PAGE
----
NEXT MEETING: All welcome
Date: Friday 1st August
Where: Hastings District Council Chambers, Lyndon Rd.
‘Voices for Youth’
2014 NZCFS National Conference
23 – 25 May 2014
Havelock North Function Centre
..‘what was outstanding was the huge number of paintings by quite a few Chinese artists in all the venue rooms – just tremendous and to have the artists there as well was great.’
‘It was a conference where we worked hard on getting more youth involved in our Society and we witnessed the start of the Chinese Language Week concept. What however was important was how smoothly everything went’.
‘As I’ve already said I reckon Havelock North was a real success, particularly in two key respects – the excellent arrangements and the focus on youth’.
‘The conference was definitely wonderful, and I was impressed by the performance from Hastings Girls’ High School. 此致 (This is all I present to you) 敬礼(Warm Handshake)’.
‘Thanks for a great conference; I really enjoyed it. I thought the young people’s contribution in particular really stimulating and exciting; a good omen for the future’.
‘It was certainly the best conference I have attended and I especially enjoyed the musical items from the young people of Havelock North and the Chinese instrumentalist’.
A warm welcome to Hawke’s Bay for all delegates was enhanced by the Chinese flag flying in the centre of Havelock North village. The multi-purpose HN Function Centre looked stunning with a magnificent display of Chinese artwork, both paintings and sculptures, by artists Jim Lin, Dan Zeng, Deng Bangzhen and Lu Bo from Auckland.
On Friday afternoon (23rd) Amanda Woodbridge from ‘Ideas Shop’ presented the recent members’ survey findings and facilitated a brainstorming session on how to improve our Society’s future directions. (see members’ page of the NZCFS Website and obtain the password from your Branch secretary.)
To introduce the Conference theme of ‘Voices for Youth’, impressive young women from Hastings Girls’ High School Kapa Haka group (right) gave us a memorable welcome performance.
Napier Mayor Bill Dalton (right) spoke of the importance of China and our Chinese friends to all New Zealanders and then sat for his portrait by Deng Bangzhen.
On Saturday morning, Ngahiwi Tomoana, Chairperson of Te Runanga o Ngati KahungunuTrust in his whaikorero extended a welcome on behalf of the six Iwi Taiwhenua in his rohe to all manuhiri present. He led us in singing the famous love song Pokarekareana composed by his grandfather Paraire Tomoana in 1917 that was inspired by his courtship of Kuini Raerena.
Lawrence Yule, Hastings Mayor and President of Local Government New Zealand, formally opened the Conference stressing the importance of people-to-people contacts between China and New Zealand. He affirmed the role of Hawke’s Bay Branch in assisting the Hastings District Council in its long-term Sister-City relationship with Guilin during the last 33 years.
His Excellency WANG Lutong, Ambassador of the People’s Republic of China, warmly commended the Society on recent initiatives aimed at increasing youth participation and the importance of young people in China and New Zealand developing friendships for the future. Ambassador Wang announced that Jayson Zhang, husband of Consul General Tan Xiutian at the Christchurch Consulate, has donated $5000 to NZCFS from sales of his book, “The Beauty of New Zealand”. Jayson has asked the National Executive to allocate some of the money to Christchurch Branch projects.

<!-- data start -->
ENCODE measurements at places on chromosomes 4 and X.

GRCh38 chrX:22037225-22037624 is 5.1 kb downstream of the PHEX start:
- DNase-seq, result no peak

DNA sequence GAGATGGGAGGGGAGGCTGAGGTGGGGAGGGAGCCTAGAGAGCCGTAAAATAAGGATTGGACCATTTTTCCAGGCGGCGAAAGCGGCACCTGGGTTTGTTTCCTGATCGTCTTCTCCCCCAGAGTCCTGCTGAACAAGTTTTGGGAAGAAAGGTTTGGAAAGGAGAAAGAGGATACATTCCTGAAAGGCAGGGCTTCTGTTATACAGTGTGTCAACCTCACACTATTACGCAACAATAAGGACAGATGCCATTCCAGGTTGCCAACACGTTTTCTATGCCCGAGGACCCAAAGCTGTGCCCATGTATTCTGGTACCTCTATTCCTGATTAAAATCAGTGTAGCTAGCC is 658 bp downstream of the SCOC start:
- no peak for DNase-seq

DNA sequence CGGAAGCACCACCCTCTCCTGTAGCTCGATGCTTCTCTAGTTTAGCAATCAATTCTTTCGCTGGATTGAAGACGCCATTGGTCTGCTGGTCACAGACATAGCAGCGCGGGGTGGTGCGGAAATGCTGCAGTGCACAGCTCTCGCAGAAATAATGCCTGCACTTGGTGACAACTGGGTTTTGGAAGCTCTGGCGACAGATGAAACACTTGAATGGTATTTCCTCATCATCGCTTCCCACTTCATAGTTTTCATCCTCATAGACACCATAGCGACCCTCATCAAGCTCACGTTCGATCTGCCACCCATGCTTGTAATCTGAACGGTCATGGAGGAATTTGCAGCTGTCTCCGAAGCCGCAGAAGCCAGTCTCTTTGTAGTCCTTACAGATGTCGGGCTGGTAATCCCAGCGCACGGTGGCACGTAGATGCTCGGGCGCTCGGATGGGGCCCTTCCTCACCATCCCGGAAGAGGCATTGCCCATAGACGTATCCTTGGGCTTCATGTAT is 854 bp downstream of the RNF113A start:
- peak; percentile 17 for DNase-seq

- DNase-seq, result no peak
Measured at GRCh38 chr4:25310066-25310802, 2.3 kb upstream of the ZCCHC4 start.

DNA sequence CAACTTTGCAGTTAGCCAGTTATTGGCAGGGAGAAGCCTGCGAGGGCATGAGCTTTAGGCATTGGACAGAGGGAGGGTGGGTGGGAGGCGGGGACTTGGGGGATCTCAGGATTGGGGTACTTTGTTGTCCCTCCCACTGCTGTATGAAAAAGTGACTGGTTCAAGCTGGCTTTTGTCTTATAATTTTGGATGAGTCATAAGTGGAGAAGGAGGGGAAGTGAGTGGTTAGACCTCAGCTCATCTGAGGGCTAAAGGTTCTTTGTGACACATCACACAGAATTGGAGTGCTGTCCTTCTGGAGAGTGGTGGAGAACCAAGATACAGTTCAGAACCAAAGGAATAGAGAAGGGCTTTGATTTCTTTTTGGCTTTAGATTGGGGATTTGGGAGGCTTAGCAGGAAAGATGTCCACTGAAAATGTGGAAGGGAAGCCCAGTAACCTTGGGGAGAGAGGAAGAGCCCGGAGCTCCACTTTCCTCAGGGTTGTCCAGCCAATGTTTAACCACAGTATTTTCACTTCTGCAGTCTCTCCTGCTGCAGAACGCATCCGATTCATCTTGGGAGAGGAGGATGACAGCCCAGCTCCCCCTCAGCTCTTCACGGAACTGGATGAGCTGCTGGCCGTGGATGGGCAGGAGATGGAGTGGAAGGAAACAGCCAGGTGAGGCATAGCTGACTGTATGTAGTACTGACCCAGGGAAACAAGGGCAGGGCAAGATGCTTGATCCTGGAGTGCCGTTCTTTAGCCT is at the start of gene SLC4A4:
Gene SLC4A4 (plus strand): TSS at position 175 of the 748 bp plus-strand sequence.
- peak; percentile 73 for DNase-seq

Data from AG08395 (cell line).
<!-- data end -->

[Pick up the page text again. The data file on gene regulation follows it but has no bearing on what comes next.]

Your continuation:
National President Dave Bromwich addressed the Conference on behalf of the Society and said NZCFS can be proud that two youth members Charles and Jessica Rowe (no relation), represented us at the 60th anniversary of Youxie (Chinese People’s Association for Friendship with Foreign Countries) on 14 -16 May in Beijing.
Raymond Huo, Labour MP, launched the national initiative New Zealand Chinese Language Week (NZCLW) to be held for the first time in September this year to develop public awareness of Chinese language and culture. The NZCLW Trust is co-chaired by Raymond Huo and Jo Coughlan, Wellington City Councillor, andother trustees are: Sarah Thomson, founder and president of the Waikato Mandarin Corner group; Neil Quigley, Professor of Economics and Deputy Vice-Chancellor, Victoria University of Wellington; Patrick English, Executive Director for the New Zealand China Council; and Dave Bromwich, NZCFS National President. Ngahiwi Tomoana, Chairperson of Te Ngati Kahungunu and his wife Mere together with guests waiata a Chinese folksong in support of New Zealand Chinese Language Week.
NZCLW will most likely take place from 8-14 September. For more information click here.
Sally Russell, host Branch President introduced the Conference theme of ‘Voices for Youth’ and invited Miao Fan, Hamilton Branch President, to facilitate our youth members inpresenting their vision for the Society’s future and in sharing a panel discussion. The Society’s first Youth Ambassador Charles Rowe joined the Conference via Skype from Beijing.
Hastings Girls’ High School Principal Geraldine Travers gave an entertaining and informative address on their reciprocal student exchange experiences with the Zhong Shan Middle School in Guilin. She read a delightful report from Hannah Kupa-Elliott, aged 14, on her six-week Christmas exchange and experiences with home hosts and as a student. Geraldine advised that her school’s first teacher exchange was underway and they were looking forward to hearing about it.
To complete Saturday afternoon, the Hawke’s Bay Youth and Training Orchestras under the leadership of Sue Melville and Charlotte Van Asch, presented a marvellous concert at St Columba’s Church, Havelock North. A feature was a splendid solo performance on the traditional Chinese instrument, the gu zheng, by Chen Xi Yao, a talented young musician from China. He composed a fusion piece called The River and combined with the orchestra to premier the composition for the first time.